Thursday, March 31, 2005
[Here is a post by Doug Berman of Oio State, from his blog Sentencing Law and Policy (click here):]
March 24, 2005
Concerns about (and blogsphere buzz on) DP paper
The Sunstein and Vermeule article that I posted here last night, which contends that capital punishment may be morally obligatory if it saves lives through its deterrent effect, is already generating blogsphere buzz. In addition to Eugene Volokh's initial post here, there are now thoughtful discussions of the paper at Crooked Timber here (with lots of comments) and at Crescat Senentia here and at Mirror of Justice here and here. Because, as I noted before, this topic intrigues me greatly, I wish to weigh in by highlighting two concerns I have about the paper, one empirical and one normative:
1. An empirical concern: are the data sound? As Karl Keyes notes in this comment and as others in the blogsphere spotlight, Sunstein and Vermeule rely heavily on data which are shaky at best. The authors concede that their arguments depend entirely on evidence that capital punishment deters, and that evidence is hardly conclusive. (Next month at Ohio State, as detailed here, Columbia Prof Jeff Fagan is scheduled to give the annual Reckless Lecture on this topic, and his telling title is "Science and the Illusion of Deterrence in the Death Penalty: Cold Fusion All Over Again.")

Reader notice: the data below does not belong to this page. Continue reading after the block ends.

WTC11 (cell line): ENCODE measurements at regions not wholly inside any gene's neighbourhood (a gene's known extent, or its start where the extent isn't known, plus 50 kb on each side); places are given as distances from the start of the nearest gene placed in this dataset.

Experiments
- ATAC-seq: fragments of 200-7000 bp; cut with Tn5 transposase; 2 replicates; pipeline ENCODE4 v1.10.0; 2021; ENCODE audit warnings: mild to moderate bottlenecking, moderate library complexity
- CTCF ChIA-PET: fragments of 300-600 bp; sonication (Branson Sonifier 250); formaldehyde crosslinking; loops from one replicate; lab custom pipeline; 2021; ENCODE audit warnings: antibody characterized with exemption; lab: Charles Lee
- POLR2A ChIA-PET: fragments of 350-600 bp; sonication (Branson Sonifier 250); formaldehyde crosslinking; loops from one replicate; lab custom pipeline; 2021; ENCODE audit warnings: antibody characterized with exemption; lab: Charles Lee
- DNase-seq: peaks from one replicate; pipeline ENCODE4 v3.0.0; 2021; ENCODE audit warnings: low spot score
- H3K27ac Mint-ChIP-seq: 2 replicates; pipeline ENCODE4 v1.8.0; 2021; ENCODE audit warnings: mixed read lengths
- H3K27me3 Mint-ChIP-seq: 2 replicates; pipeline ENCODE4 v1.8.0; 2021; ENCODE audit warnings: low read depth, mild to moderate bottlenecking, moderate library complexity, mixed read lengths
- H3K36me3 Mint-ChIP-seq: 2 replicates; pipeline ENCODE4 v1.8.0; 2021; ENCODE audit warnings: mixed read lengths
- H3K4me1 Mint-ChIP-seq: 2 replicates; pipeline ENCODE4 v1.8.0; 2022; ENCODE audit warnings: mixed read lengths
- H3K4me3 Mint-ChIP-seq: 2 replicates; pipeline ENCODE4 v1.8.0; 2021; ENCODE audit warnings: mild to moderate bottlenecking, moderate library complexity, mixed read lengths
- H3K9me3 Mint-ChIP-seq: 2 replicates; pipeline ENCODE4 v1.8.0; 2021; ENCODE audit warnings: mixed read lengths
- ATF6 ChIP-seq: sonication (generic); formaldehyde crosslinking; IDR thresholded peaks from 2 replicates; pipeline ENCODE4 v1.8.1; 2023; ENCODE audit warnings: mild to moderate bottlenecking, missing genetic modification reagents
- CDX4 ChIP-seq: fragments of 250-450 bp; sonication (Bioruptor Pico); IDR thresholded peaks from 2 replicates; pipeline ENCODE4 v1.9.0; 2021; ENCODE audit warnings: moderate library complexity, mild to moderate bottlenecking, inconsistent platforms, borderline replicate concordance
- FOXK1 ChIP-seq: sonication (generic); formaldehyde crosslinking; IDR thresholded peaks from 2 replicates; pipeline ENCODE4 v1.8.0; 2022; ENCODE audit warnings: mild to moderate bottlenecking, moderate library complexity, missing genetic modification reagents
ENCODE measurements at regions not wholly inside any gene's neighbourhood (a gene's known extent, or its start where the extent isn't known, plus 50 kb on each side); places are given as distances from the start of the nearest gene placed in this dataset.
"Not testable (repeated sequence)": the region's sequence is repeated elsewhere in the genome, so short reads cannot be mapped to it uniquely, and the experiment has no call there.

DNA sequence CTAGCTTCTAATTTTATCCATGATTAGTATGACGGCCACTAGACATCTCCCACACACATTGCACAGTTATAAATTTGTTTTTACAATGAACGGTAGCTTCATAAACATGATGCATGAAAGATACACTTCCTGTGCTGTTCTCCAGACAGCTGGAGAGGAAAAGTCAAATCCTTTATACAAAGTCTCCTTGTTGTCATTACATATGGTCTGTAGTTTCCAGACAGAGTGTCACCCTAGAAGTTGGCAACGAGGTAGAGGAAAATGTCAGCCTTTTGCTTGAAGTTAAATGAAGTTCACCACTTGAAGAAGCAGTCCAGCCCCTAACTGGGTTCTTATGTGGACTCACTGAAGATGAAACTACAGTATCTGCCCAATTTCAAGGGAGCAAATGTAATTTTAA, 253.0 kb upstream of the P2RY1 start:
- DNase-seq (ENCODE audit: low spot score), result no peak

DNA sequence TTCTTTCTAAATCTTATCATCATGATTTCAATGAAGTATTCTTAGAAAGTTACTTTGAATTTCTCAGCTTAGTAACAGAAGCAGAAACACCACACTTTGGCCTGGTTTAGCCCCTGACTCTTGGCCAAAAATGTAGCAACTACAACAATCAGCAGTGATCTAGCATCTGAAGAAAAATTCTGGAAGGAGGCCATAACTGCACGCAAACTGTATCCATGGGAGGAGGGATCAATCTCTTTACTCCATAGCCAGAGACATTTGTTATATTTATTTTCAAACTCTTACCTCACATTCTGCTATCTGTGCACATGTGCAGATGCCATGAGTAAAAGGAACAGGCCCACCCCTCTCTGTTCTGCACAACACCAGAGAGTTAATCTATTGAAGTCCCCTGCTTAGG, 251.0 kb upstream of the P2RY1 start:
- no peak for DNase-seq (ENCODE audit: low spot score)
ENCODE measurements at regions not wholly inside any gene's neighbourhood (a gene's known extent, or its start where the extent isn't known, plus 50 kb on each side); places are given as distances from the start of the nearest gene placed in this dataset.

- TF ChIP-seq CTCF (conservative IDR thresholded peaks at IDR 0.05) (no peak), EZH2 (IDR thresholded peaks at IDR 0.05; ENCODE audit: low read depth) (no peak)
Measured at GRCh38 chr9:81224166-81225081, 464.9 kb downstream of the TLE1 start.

2. A normative concern: doesn't the argument prove too much? Sunstein and Vermeule are focused on murders in their discussion of "a life-life tradeoff," but their claims would seem readily extended to other kinds of killings. In my class discussions and in my own thinking, I find the deterrence arguments especially challenging when we consider drunk driving fatalities. Statistics show over 17,000 alcohol-related driving fatalities each year (data here), and I have to think we could significantly reduce that number by executing just a few drunk drivers. (Drunk driving seems like a much more deterrable crime than some other killings, and recent history suggests laws and public awareness can have a significant impact on alcohol-related driving fatalities.) Are Sunstein and Vermeule prepared to argue that execution of drunk drivers is morally obligatory (at least in states like California, Florida, and Texas that have a high number of alcohol-related driving fatalities)?
In short, I ultimately found the Sunstein and Vermeule paper unsatisfying because they duck what I consider to be the really hard questions.